As his legislative work prospered, Pinchback began to engage in business. He also started a weekly newspaper, The Louisianian, of which he became sole owner in 1870; he published it for 11 years.
Despite his obvious virtues, Pinchback, as well as most every other Louisiana politician of the time, engaged in wide-scale corruption. James Haskins wrote that "the legislative plundering was so widespread in 1871 that it was natural for all to partake in it . . . Pinchback was in an excellent position to line his pockets because of the high position he held in the Senate, where he chaired the Committees on Enrollment and Federal Relations and served on the Committees on Appointment and Election Districts, Engrossing Bills, and Public Works."
Pinchback never forgot his friends among the gamblers, and once, while occupying the governor's chair, he was able to have George Devol as a guest at the Governor's mansion and to help him out of a scrape. Pinchback used his position to quiet a New Orleans Police Commissioner whom Devol had beaten out of $800 playing three-card monte.
Pinchback remained active in politics and public service. In the elections of 1874 and 1876, Pinchback was elected to the U.S. House of Representatives and then the U.S. Senate respectively; he was the state's first African-American representative to Congress.
"Pinchback's presence in the United States Senate is not open to the smallest objection, except the old Bourbon war-whoops of color. He is about thirty-seven years of age, not darker than an Arab. His features are regular, just perceptibly African, his eyes intensely black and brilliant, with a keen, restless glance. His most repellent point is a sardonic smile which, hovering continuously over his lips, gives him an evil look, undeniably handsome as the man is. It seems as though the scorn which must rage within him, at sight of the dirty ignorant men from the South who affect to look down upon him on account of his color, finds play imperceptibly about his lips..."
~Washington correspondent, New York Commercial AdvertiserBoth election results were contested by Democratic opponents, as the campaigns and elections were surrounded by violence and intimidation. Congress, then dominated by Democrats, finally seated his opponents. This period marked the beginning of a reversal of the political gains which African Americans had achieved since the war's end. The White League, a paramilitary group with chapters across the state beginning in 1874, openly disrupted Republican gatherings and intimidated blacks to repress their vote. A historian described the White League as the "military arm of the Democratic Party."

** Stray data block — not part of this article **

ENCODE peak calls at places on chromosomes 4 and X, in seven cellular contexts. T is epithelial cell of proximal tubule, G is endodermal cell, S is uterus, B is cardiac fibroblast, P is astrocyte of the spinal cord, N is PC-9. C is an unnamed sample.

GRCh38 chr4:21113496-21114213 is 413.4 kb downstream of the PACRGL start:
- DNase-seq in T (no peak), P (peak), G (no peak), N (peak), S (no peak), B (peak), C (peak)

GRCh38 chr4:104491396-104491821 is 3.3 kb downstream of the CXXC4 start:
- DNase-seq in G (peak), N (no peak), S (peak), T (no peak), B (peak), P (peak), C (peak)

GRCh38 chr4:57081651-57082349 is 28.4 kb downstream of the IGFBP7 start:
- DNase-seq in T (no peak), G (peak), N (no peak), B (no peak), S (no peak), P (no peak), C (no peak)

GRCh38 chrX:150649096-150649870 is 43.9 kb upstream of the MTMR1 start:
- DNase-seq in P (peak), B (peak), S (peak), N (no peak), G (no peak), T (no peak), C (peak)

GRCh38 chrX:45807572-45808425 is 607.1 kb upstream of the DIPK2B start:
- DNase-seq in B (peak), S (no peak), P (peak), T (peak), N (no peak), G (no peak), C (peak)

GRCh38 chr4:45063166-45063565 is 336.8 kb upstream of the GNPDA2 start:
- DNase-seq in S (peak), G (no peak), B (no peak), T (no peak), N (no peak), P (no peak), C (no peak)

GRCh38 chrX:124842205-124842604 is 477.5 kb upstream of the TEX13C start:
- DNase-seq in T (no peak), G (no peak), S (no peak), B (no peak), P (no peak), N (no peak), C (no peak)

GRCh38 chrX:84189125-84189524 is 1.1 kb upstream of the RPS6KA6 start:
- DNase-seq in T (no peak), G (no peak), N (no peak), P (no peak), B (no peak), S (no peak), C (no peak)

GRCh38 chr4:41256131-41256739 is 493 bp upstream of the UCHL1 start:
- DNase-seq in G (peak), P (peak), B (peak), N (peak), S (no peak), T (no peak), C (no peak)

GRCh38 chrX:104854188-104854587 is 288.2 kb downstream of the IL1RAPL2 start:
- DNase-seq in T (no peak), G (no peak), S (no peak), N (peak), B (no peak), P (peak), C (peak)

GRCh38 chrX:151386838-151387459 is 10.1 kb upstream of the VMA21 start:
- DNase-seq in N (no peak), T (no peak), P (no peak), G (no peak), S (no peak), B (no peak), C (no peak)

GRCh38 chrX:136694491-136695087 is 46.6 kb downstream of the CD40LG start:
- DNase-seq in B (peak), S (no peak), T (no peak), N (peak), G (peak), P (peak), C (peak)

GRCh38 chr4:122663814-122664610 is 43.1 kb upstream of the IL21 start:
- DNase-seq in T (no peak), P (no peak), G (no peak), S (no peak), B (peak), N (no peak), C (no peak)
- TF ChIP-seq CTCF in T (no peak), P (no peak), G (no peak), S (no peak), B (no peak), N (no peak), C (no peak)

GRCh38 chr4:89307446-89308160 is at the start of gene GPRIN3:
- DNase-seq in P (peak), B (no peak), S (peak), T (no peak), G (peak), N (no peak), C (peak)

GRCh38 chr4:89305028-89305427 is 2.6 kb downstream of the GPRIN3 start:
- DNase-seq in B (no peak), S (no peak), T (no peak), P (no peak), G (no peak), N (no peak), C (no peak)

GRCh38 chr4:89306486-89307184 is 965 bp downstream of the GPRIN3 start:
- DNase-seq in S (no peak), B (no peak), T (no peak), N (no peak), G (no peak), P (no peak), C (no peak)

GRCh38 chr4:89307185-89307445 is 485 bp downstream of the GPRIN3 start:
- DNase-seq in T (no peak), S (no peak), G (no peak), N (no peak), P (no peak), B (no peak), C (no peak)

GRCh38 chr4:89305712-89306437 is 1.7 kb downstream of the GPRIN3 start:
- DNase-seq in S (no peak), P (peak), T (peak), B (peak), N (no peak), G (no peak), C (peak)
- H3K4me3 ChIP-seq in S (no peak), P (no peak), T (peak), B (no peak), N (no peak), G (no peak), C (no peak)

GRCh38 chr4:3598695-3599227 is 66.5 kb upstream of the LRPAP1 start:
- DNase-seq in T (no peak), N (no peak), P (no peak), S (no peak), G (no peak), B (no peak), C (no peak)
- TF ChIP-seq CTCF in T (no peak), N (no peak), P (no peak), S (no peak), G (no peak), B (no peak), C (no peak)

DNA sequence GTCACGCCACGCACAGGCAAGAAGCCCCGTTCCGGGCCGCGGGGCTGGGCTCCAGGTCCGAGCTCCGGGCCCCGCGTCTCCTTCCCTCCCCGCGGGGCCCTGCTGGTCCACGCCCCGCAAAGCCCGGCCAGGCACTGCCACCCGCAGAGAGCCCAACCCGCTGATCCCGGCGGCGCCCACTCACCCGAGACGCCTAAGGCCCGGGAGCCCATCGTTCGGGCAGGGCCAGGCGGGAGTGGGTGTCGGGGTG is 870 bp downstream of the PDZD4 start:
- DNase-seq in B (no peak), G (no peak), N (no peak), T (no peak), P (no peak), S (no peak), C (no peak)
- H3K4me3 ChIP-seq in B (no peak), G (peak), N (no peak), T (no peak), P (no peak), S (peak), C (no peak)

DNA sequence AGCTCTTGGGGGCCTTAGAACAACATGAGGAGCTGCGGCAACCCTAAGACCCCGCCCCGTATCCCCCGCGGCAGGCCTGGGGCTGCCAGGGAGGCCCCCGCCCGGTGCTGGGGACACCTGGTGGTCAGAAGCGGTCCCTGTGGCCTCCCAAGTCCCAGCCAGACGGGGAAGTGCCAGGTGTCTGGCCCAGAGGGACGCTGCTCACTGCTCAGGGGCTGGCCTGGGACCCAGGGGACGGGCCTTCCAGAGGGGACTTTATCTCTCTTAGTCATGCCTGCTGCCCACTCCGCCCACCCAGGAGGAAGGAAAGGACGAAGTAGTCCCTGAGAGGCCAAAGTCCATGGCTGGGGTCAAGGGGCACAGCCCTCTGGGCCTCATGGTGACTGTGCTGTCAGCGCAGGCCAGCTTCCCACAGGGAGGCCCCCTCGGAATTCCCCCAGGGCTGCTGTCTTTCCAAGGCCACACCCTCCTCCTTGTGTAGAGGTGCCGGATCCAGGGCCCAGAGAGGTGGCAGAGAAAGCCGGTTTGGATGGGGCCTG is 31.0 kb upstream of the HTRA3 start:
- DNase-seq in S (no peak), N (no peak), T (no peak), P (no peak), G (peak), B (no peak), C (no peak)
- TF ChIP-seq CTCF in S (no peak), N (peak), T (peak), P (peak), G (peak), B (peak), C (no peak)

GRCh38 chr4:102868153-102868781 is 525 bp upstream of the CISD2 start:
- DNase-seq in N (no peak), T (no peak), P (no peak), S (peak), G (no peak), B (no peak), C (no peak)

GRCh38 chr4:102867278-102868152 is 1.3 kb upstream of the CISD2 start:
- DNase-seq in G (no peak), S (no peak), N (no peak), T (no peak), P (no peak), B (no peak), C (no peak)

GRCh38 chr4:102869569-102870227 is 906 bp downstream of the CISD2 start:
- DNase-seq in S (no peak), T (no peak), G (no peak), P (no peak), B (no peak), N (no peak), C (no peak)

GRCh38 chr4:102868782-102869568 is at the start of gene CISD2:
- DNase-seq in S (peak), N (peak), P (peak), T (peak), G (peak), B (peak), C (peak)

Pinchback served on the Louisiana State Board of Education and was instrumental in 1880 in establishing Southern University, a historically black college in New Orleans. It relocated to Baton Rouge in 1914. He was a member of Southern University's Board of Trustees. Between 1882 and 1885, Pinchback served as surveyor of customs in New Orleans, his last politically significant position. In 1885, he studied law at Straight University, which later became Dillard University, in New Orleans. He was admitted to the Louisiana bar in 1886, but never practiced.
In 1892 Pinchback was part of the Comité des Citoyens (Citizens' Committee) which set up the New Orleans civil-rights actions of Homer Plessy as a challenge of segregationist laws in public transportation. The case went to the U.S. Supreme Court as Plessy v. Ferguson. It was decided in favor of state laws requiring racial segregation in public transport.
Later Pinchback moved with his family to New York City, where he worked as a Marshal. Finally he moved to Washington, D.C.. He and his family were part of the mixed-race elite in Washington. He took in his daughter and her son after her husband abandoned her. He helped raise his grandson.
Pinchback died in Washington on December 21, 1921 at the age of 84.
|Pinchback Tomb, Metairie Cemetery|
Some of his descendants married into the white community, others married into the black community. His grandson, Jean Toomer (December 26, 1894 – March 30, 1967) became an American poet, novelist and an important figure of the Harlem Renaissance.
|Louisiana State Market in memory of P.B.S. Pinchback|